these guards are shaken with fear
and become like dead men.
This night confronts us
with the God who cannot be contained
in our Sunday morning hour,
the God who refuses to be domesticated,
the God who is wild and free
and will not be harnessed to any of our agendas,
or brought to heel by what we consider
reasonable or practical.
This wild God takes my agenda and tears it to shreds:
commands Abraham to sacrifice his son,
destroys the army of the Egyptians in the sea,
pours out his fury on his chosen people,
scattering them among the nations.
This wild God freely acts in ways
beyond my capacity to imagine or hope:
takes chaos and makes a world,
takes slaves and makes them free,
takes death and makes it life.
The God of this night draws us into his wildness:
taking our flesh to enliven it
and embracing our death to defeat it,
becoming himself the sacrificed son
whose offering reconciles us to God,
drowning us in the waters of baptism
to raise us up to life again.
On this night of nights,
God has broken out of
the one-hour, Sunday-morning tomb
in which we have sought to enclose him,
and, frankly, he has made a mess of our house.
We may think that we want a God
who respects our agendas,
who acts in predicable and reasonable ways,
who obeys the guards whom we have posted,
but such a God could never be the God of Easter,
the God of life and freedom.
Such a God could only remain
trapped within the tomb of our expectations—
expectations that are so narrow,
so tailored to our idea of who we are
and how the world must be
and how a proper God should behave.
But the wild God of Easter rocks the earth
and breaks open the tomb.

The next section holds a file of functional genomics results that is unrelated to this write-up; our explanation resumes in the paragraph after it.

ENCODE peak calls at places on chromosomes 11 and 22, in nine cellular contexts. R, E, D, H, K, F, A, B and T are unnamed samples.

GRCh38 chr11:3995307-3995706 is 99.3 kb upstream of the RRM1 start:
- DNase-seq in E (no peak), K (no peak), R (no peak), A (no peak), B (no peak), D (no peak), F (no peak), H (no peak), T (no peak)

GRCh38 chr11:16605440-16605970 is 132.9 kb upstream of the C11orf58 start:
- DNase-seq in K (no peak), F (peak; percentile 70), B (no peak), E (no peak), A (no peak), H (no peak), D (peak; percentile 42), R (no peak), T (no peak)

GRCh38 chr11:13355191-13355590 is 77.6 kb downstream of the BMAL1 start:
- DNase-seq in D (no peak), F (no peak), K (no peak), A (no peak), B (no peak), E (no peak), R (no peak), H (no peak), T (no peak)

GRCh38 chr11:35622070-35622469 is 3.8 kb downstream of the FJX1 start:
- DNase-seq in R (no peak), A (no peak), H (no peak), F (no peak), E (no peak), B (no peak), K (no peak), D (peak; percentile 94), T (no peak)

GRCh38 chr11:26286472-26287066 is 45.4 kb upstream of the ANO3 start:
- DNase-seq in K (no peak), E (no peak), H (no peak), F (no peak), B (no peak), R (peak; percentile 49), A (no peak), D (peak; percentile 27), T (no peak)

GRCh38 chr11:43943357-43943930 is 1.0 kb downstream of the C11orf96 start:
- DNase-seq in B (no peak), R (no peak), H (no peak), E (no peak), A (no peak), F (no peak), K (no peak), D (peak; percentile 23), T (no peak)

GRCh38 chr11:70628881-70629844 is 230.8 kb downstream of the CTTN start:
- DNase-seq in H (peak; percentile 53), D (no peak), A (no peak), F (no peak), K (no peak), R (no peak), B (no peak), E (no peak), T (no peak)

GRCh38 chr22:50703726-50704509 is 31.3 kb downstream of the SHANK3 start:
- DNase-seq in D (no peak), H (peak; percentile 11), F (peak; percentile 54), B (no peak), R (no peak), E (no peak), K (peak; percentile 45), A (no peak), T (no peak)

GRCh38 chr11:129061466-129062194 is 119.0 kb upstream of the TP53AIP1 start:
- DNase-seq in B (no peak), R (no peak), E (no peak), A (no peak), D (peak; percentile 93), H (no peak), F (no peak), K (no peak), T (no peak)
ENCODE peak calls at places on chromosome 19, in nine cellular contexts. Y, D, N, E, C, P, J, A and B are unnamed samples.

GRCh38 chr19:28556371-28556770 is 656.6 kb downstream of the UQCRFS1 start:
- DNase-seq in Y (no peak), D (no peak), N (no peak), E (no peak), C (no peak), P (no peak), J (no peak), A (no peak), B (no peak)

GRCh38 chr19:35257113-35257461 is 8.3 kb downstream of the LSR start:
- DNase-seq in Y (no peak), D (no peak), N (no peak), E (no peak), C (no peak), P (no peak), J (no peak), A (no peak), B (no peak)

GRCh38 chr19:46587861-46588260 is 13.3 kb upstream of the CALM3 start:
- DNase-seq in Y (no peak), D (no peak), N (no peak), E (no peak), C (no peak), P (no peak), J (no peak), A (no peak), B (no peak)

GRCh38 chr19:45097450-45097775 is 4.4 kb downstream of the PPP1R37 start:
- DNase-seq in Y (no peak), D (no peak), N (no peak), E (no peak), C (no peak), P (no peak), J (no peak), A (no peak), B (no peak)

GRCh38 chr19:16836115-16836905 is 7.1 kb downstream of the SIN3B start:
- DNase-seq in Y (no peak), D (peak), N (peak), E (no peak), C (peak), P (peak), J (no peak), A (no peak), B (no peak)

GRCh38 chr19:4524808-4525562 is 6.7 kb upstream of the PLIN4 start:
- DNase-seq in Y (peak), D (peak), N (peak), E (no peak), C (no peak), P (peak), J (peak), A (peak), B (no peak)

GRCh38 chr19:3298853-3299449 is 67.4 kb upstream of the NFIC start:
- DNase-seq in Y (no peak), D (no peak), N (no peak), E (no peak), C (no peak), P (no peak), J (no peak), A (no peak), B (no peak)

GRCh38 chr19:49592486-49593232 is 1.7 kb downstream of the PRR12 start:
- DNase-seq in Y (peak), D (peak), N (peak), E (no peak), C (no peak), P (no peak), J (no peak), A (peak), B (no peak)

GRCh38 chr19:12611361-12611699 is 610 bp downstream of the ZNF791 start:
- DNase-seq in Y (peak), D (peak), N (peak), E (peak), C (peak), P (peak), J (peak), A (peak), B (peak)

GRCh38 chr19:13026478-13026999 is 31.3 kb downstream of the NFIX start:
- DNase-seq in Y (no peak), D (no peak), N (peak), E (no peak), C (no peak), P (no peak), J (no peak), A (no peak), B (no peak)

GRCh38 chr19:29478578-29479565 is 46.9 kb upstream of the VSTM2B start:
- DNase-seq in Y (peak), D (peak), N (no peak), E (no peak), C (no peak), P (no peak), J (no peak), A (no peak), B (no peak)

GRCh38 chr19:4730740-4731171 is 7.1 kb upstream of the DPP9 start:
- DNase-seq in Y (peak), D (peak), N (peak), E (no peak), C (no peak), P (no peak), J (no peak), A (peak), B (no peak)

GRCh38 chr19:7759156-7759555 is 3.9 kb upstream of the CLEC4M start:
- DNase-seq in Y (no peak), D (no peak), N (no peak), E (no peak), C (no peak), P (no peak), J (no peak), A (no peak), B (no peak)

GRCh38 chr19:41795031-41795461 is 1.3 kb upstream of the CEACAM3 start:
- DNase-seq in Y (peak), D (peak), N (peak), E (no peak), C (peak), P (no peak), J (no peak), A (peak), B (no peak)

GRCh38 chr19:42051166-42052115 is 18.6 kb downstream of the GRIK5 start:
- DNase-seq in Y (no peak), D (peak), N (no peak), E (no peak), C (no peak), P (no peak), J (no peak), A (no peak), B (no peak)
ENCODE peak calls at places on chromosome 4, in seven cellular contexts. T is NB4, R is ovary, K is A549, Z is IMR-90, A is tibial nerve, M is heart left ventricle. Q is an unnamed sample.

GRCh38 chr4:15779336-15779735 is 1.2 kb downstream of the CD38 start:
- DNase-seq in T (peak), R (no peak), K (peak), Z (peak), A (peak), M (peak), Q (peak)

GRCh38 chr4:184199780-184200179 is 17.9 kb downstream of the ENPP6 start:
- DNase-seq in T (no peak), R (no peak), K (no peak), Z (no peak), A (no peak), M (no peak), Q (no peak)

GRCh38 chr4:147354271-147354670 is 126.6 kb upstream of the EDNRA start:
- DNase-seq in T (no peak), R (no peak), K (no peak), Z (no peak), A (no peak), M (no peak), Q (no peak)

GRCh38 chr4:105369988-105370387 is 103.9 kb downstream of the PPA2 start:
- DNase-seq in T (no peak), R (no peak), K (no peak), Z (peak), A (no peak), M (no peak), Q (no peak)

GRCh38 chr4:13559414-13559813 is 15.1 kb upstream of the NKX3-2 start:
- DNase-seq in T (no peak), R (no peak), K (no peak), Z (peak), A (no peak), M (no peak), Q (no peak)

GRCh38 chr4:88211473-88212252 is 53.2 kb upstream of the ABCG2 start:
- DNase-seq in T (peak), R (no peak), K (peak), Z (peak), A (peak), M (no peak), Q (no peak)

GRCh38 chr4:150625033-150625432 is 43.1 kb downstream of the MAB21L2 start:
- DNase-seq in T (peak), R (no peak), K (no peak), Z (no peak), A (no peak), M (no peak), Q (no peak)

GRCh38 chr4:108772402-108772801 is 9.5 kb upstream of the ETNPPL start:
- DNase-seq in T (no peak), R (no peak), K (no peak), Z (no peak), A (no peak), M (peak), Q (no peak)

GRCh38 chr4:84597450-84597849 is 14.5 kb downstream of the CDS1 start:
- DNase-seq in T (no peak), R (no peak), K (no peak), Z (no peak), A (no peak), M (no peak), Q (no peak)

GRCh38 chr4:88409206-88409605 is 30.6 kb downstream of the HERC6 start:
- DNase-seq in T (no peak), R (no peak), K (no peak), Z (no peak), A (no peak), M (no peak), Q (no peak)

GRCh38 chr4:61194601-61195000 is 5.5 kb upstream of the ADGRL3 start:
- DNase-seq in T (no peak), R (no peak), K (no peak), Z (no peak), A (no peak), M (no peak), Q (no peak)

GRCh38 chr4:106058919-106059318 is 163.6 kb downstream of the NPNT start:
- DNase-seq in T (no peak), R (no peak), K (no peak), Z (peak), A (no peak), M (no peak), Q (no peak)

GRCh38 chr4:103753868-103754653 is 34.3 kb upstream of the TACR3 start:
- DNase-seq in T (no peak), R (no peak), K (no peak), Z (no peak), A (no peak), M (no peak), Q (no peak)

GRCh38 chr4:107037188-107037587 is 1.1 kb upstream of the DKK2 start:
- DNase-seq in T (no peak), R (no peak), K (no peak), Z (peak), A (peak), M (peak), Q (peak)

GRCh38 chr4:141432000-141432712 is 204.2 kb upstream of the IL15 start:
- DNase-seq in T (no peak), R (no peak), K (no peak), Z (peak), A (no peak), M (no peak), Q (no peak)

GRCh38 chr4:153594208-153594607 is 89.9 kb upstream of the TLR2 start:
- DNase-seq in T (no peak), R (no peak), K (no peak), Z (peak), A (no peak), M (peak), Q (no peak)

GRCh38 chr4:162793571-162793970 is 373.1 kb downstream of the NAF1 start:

The guards we have posted,
shaken with fear,
become like dead men,
and it becomes possible to imagine the world anew,
to hope for things that our agenda had excluded,
to ask questions that we had not dared ask before.
It is this wild, free, untamed God
who has broken into the lives
of our catechumen and our candidates,
perhaps unasked and unexpected,
making a mess of things in ways
that they may just now be beginning to suspect.
During our RCIA retreat at the beginning of Lent,
several of them commented on how much
Jesus’ words to his apostles in John’s Gospel—
“It was not you who chose me, but I who chose you”—
resonated with their experience,
their sense of surprise that they, of all people,
should have been chosen by God,
should find themselves here, tonight,
teetering on the edge of something as crazy
as living life as a Catholic Christian,
that heritage of saints who are forgiven sinners,
that vast and unruly collection of characters,
that ancient family made ever new
by children born of water, oil, bread, and wine.
For us gathered here tonight,
our catechumen and candidates
are an icon of what can happen
if we let God off the leash,
if we let the fears
that we place as guards
at the entrance of the tomb
faint away before the wildness of the risen Christ.
They show us the power of the Spirit of Jesus,
that blows where it will
and blows away our therapeutic
and political agendas.
For us, too, the Spirit of the one
who raised Christ from the dead
has sent forth tremors
that have shaken with fear
the guards we have placed on our lives,
setting us free to live for God,
no longer slaves to sin and death.
For Christ is risen from the dead—
unleashed, wild, and free—
trampling down death by death,
and on those in the tomb
bestowing new life.